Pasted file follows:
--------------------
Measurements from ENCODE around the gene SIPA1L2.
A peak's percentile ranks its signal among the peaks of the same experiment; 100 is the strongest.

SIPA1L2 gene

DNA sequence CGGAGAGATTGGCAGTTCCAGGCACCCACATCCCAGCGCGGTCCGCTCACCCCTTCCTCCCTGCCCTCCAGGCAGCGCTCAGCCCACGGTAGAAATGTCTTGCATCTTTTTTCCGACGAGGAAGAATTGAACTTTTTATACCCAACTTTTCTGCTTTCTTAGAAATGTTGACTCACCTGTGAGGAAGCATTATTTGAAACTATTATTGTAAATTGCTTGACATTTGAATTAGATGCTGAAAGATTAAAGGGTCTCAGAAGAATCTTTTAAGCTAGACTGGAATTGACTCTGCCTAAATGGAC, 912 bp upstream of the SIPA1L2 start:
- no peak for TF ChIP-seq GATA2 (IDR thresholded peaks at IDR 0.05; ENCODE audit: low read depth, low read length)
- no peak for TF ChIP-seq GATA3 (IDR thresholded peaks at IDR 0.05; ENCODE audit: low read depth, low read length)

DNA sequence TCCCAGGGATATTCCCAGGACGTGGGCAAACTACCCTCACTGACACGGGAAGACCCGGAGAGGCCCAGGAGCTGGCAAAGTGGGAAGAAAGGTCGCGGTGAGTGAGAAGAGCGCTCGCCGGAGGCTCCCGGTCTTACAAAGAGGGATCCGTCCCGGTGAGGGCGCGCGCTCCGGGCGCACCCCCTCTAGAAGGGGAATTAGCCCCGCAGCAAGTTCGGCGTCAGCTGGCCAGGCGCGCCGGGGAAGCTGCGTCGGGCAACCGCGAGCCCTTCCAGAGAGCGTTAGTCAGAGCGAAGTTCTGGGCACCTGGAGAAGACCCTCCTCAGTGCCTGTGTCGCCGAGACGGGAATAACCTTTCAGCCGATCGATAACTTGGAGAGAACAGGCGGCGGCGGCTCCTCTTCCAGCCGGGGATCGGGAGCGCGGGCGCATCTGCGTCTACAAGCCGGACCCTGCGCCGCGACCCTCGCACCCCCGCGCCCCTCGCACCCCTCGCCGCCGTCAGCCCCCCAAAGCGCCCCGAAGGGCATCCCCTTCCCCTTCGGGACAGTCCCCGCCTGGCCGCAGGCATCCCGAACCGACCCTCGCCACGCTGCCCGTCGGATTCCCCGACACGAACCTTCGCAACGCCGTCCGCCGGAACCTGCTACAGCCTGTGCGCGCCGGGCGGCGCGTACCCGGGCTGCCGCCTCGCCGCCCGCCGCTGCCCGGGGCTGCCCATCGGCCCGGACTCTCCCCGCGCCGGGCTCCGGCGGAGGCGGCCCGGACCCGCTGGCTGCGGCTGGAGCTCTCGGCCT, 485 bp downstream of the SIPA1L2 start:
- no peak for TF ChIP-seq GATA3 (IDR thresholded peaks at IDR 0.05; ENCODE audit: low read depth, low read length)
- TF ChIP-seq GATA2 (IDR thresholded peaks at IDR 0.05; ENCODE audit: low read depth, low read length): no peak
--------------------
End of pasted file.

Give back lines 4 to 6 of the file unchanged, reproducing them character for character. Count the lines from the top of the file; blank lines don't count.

DNA sequence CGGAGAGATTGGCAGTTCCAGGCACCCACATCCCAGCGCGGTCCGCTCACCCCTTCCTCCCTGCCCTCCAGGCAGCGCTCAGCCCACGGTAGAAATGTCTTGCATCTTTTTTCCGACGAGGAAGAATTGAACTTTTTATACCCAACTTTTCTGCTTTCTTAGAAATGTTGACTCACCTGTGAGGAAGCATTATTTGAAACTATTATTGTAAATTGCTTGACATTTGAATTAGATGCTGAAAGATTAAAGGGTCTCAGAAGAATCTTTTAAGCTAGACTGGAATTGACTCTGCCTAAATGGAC, 912 bp upstream of the SIPA1L2 start:
- no peak for TF ChIP-seq GATA2 (IDR thresholded peaks at IDR 0.05; ENCODE audit: low read depth, low read length)
- no peak for TF ChIP-seq GATA3 (IDR thresholded peaks at IDR 0.05; ENCODE audit: low read depth, low read length)